8

From the octave CLI or octave GUI, if I run

plot([1,2,3],[1,4,9])

it will display a plot window that I can look at and interact with. If however I create file myPlot.m with the same command as content

plot([1,2,3],[1,4,9])

and that I run it with

octave myPlot.m

then I can briefly see the plot window appear for a fraction of a second and immediatly close itself. How can I prevent this window from closing itself?

Octave 4.2.2 Ubuntu 18.04

5
  • My question is not about how to disable interactive mode, it is about having a plot window that does not close itself. That being said, some of the answers might be helpful to me. – Gael Lorieul Sep 29 '18 at 15:54
  • Yes, the duplicate points to answers that answer your question, not necessarily to an identical question. The duplicates help people find the right answers without us having to type the same answers multiple times. :) – Cris Luengo Sep 29 '18 at 16:08
  • 1
    yes the answer is to use the waitfor command after your plot. This waits until the plot is closed, and if it's the last command in your script, it will exit octave appropriately. – Tasos Papastylianou Oct 1 '18 at 16:35
  • @TasosPapastylianou thanks for the tip! It was also mentioned in the duplicate question, but unfortunately the person who gave the answer did not show a full script example i.e. in waitfor(h) where do you get h from? – Gael Lorieul Oct 9 '18 at 3:52
7

Here is a full example, given the confusion in the comments.

Suppose you create a script called plotWithoutExiting.m, meant to be invoked directly from the linux shell, rather than from within the octave interpreter:

#!/opt/octave-4.4.1/bin/octave

h = plot(1:10, 1:10);
waitfor(h)
disp('Now that Figure Object has been destroyed I can exit')

The first line in linux corresponds to the 'shebang' syntax; this special comment tells the bash shell which interpreter to run to execute the script below. I have used the location of my octave executable here, yours may be located elsewhere; adapt accordingly.

I then change the permissions in the bash shell to make this file executable

chmod +x ./plotWithoutExiting.m

Then I can run the file by running it:

./plotWithoutExiting.m

Alternatively, you could skip the 'shebang' and executable permissions, and try to run this file by calling the octave interpreter explicitly, e.g.:

octave ./plotWithoutExiting.m

or even

octave --eval "plotWithoutExiting"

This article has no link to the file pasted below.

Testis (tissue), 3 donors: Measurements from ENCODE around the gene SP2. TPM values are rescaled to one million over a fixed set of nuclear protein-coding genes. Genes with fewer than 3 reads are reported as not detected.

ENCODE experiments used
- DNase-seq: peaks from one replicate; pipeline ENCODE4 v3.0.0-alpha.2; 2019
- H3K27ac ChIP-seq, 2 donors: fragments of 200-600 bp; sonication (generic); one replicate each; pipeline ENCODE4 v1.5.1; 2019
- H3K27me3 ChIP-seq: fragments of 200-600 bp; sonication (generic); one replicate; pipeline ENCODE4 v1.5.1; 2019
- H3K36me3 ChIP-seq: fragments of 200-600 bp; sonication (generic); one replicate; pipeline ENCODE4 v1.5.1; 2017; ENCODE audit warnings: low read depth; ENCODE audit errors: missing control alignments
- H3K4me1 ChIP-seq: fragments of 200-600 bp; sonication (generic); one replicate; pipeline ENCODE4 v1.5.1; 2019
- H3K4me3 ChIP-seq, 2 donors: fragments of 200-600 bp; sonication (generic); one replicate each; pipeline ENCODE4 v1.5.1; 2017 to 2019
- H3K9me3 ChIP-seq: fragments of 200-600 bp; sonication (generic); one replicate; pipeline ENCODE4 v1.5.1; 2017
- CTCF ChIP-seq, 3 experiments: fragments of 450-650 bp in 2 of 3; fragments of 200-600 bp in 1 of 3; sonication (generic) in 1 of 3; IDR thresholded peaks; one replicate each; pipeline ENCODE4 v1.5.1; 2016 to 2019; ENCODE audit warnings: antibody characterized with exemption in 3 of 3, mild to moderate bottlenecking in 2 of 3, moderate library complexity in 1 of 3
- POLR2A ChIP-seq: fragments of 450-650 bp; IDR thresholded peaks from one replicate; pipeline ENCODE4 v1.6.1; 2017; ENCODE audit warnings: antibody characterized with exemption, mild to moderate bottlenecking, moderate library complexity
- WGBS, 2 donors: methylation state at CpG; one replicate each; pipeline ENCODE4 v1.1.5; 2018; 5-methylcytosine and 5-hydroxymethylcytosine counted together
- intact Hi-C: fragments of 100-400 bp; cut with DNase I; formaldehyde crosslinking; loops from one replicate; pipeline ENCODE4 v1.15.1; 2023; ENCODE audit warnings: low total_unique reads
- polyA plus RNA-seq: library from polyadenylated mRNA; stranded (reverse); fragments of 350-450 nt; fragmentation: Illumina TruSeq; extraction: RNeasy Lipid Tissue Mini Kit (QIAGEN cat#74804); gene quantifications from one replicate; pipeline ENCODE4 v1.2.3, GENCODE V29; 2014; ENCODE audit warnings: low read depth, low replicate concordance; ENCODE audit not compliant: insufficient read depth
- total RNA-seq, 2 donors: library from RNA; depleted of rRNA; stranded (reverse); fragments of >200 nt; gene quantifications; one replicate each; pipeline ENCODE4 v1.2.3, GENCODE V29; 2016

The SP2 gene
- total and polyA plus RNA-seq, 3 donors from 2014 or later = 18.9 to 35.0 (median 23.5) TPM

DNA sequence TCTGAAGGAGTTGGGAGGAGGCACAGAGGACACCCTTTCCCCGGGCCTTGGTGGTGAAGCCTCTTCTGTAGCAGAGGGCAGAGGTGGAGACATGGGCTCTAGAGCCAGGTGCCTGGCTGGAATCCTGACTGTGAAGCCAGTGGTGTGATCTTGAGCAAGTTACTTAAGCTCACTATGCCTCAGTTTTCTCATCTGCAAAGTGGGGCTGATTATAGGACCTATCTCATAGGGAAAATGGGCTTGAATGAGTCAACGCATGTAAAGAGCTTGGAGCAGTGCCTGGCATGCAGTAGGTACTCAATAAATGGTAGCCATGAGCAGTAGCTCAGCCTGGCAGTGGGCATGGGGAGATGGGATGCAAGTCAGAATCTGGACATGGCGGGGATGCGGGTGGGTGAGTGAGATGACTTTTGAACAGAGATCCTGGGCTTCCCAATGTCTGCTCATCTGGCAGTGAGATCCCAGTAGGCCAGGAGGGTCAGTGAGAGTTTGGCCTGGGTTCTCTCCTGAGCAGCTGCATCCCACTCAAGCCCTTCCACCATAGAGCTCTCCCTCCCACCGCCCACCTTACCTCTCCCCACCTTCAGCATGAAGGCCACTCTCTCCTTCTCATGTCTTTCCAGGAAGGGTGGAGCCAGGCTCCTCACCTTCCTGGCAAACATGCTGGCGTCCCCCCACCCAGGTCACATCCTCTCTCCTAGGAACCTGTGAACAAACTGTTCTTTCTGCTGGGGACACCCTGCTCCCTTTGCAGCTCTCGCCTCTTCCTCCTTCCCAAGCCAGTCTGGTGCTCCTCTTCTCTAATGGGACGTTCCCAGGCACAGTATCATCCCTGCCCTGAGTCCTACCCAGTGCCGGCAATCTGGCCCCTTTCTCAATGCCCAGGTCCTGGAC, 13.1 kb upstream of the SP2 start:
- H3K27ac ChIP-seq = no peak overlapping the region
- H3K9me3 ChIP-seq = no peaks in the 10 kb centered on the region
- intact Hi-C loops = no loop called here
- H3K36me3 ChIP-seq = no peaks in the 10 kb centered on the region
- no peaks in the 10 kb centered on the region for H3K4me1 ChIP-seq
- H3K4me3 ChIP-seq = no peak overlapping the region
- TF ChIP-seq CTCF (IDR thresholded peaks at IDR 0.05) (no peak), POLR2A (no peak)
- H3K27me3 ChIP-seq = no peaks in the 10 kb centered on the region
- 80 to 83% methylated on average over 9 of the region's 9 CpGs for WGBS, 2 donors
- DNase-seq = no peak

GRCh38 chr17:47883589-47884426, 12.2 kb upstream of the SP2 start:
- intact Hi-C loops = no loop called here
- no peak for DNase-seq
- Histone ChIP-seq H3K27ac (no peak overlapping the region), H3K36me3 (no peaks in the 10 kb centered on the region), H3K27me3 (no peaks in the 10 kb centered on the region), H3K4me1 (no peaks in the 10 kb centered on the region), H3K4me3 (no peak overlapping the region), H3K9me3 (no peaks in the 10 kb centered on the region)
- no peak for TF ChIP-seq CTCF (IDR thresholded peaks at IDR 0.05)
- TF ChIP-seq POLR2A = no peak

You can also add the --no-gui option to prevent the octave GUI momentarily popping up if it does.

The above script should then run, capturing the plot into a figure object handle h. waitfor(h) then pauses program flow, until the figure object is destroyed (e.g. by closing the window manually).

In theory, if you did not care to collect figure handles, you can just use waitfor(gcf) to pause execution until the last active figure object is destroyed.

Once this has happened, the program continues normally until it exits. If you're not running the octave interpreter in interactive mode, this typically also exits the octave environment (you can prevent this by using the --persist option if this is not what you want).

Hope this helps.

4
  • It's a bit weird: the window opens and does not shut itself automatically, so the waitfor(h) instruction works in that sense. However, the (1:10,1:10) line does not show until I close the window! Before that I see a pair of axis and a blank plot! Same behavior with waitfor(gcf). – Gael Lorieul Oct 10 '18 at 17:09
  • @GaelLorieul IMPOSSIBRU! Perhaps it's a bug of the older version you're using? It doesn't make sense otherwise, since I do not create axes separately in my example. Also, what operating system are you using? – Tasos Papastylianou Oct 10 '18 at 17:34
  • For a figure with hold on, I had to add a pause(1) above the waitfor statement. Without the pause, the legend was not shown. It seems that the block started before the legend was actually drawn. – guru May 1 '19 at 17:23
  • @guru this sounds more like a bug (possibly a regression bug if you're on the latest octave). I'd encourage you to report it on the octave bug tracker. – Tasos Papastylianou May 2 '19 at 14:18
3

Run @terminal as (need to exit octave later)

octave --persist myscript.m

or append

waitfor(gcf)

at the end of script to prevent plot from closing

Your Answer

By clicking “Post Your Answer”, you agree to our terms of service, privacy policy and cookie policy

Not the answer you're looking for? Browse other questions tagged or ask your own question.